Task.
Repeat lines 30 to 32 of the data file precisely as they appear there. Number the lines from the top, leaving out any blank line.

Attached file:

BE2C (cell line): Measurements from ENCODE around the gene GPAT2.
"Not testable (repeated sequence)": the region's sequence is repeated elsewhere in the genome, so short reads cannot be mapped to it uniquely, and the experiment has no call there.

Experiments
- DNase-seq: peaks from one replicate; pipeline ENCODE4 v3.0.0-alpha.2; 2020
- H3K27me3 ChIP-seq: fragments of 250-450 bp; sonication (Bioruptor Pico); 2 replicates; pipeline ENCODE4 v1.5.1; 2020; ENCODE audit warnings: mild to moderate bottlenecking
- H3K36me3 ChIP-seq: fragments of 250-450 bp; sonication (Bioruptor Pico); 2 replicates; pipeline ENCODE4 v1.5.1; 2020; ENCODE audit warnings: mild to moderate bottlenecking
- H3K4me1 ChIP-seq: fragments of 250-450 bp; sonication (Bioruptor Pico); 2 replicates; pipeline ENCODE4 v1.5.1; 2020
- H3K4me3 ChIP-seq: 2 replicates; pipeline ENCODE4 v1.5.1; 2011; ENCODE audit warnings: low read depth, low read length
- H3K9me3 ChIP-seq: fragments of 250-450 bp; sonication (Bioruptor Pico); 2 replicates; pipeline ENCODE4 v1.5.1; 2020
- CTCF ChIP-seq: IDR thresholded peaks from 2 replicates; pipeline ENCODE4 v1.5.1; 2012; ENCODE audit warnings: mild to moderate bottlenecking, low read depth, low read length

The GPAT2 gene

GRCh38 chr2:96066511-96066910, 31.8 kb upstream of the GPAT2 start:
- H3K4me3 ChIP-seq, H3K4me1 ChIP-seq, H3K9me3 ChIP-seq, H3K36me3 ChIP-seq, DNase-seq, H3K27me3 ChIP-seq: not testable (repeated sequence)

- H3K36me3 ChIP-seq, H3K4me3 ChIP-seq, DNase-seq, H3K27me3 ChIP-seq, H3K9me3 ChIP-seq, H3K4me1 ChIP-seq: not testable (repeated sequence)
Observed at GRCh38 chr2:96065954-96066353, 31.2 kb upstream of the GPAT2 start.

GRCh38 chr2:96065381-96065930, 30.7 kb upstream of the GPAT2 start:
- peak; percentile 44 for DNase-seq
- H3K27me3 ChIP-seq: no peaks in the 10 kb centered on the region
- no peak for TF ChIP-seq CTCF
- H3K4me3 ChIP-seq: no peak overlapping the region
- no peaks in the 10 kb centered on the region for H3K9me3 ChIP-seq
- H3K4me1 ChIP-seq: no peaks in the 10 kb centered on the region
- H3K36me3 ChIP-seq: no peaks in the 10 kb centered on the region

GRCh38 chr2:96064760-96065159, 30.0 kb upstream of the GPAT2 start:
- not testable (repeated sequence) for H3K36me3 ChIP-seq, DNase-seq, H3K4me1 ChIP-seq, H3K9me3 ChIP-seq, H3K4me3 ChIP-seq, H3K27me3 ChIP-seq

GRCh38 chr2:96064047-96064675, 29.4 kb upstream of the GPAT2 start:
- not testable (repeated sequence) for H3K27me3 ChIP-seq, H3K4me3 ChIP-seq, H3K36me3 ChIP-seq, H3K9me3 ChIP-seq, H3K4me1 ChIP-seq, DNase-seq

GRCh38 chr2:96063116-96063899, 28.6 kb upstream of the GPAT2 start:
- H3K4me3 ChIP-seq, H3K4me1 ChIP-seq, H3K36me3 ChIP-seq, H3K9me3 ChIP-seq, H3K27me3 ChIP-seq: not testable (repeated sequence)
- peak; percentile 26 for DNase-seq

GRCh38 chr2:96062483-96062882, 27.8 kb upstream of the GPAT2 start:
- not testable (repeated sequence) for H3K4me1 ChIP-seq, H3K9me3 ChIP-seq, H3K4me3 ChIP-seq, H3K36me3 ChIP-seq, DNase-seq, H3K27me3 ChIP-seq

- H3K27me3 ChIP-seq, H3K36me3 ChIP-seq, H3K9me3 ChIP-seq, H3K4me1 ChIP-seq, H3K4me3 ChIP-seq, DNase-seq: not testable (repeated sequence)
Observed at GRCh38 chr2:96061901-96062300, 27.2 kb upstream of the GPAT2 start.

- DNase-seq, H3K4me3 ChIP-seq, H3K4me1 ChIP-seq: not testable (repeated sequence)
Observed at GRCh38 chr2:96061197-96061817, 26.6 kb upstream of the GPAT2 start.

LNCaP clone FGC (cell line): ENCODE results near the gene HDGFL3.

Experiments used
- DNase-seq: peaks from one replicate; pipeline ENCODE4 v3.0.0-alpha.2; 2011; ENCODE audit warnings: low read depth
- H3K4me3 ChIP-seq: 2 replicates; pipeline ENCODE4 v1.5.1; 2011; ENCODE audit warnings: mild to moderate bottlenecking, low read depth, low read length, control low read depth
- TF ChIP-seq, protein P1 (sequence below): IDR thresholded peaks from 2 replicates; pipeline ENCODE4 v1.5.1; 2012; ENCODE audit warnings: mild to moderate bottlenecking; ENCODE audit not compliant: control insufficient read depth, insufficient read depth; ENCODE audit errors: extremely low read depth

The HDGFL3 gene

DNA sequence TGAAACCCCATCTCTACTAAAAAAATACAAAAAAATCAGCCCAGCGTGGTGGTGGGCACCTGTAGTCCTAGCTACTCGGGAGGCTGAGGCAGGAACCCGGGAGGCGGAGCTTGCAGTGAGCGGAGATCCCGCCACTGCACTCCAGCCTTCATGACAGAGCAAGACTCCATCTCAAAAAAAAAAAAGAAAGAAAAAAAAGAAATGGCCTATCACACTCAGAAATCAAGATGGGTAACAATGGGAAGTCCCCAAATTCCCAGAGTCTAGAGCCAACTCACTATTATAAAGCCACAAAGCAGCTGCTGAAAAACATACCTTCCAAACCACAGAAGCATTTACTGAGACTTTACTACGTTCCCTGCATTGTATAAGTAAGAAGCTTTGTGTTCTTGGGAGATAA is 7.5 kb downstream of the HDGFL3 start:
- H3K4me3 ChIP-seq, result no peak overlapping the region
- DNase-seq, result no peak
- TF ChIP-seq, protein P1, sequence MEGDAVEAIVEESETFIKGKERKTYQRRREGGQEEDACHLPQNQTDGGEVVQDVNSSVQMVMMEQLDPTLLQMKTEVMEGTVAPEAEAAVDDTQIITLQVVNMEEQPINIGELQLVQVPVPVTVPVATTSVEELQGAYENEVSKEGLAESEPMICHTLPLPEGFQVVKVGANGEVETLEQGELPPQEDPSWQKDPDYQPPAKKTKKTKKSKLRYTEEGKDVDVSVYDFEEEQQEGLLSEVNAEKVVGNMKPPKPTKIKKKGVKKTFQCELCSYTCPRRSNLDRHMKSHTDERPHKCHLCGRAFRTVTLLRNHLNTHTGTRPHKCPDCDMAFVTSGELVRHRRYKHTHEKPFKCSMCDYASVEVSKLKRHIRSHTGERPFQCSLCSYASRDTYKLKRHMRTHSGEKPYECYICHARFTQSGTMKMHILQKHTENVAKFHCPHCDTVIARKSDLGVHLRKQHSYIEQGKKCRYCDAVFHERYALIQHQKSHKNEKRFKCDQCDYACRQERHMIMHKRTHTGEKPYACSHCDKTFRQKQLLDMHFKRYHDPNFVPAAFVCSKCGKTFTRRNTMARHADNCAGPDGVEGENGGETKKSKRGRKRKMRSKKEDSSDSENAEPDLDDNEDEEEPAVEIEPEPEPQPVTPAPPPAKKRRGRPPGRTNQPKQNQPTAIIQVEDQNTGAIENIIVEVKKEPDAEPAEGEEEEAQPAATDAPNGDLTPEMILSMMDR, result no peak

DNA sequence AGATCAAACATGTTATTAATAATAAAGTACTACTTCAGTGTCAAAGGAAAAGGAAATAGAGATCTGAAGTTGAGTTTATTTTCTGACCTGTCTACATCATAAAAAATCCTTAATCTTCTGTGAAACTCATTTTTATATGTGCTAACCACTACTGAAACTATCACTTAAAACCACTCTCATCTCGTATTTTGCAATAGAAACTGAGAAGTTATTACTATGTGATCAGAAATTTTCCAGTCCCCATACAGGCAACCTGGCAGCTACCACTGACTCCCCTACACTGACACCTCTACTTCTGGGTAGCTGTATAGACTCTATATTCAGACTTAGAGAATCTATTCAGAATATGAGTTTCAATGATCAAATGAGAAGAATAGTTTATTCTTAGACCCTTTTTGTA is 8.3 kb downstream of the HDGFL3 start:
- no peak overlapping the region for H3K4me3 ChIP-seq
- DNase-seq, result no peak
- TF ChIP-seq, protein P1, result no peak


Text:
- peak; percentile 26 for DNase-seq

GRCh38 chr2:96062483-96062882, 27.8 kb upstream of the GPAT2 start:
- not testable (repeated sequence) for H3K4me1 ChIP-seq, H3K9me3 ChIP-seq, H3K4me3 ChIP-seq, H3K36me3 ChIP-seq, DNase-seq, H3K27me3 ChIP-seq